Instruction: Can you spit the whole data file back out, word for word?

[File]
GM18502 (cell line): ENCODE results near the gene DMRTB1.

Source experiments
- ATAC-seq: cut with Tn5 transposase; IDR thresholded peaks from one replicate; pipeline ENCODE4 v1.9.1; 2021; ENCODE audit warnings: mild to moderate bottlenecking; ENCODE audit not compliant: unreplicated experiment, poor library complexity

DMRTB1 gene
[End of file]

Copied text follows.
GM18502 (cell line): ENCODE results near the gene DMRTB1.

Source experiments
- ATAC-seq: cut with Tn5 transposase; IDR thresholded peaks from one replicate; pipeline ENCODE4 v1.9.1; 2021; ENCODE audit warnings: mild to moderate bottlenecking; ENCODE audit not compliant: unreplicated experiment, poor library complexity

DMRTB1 gene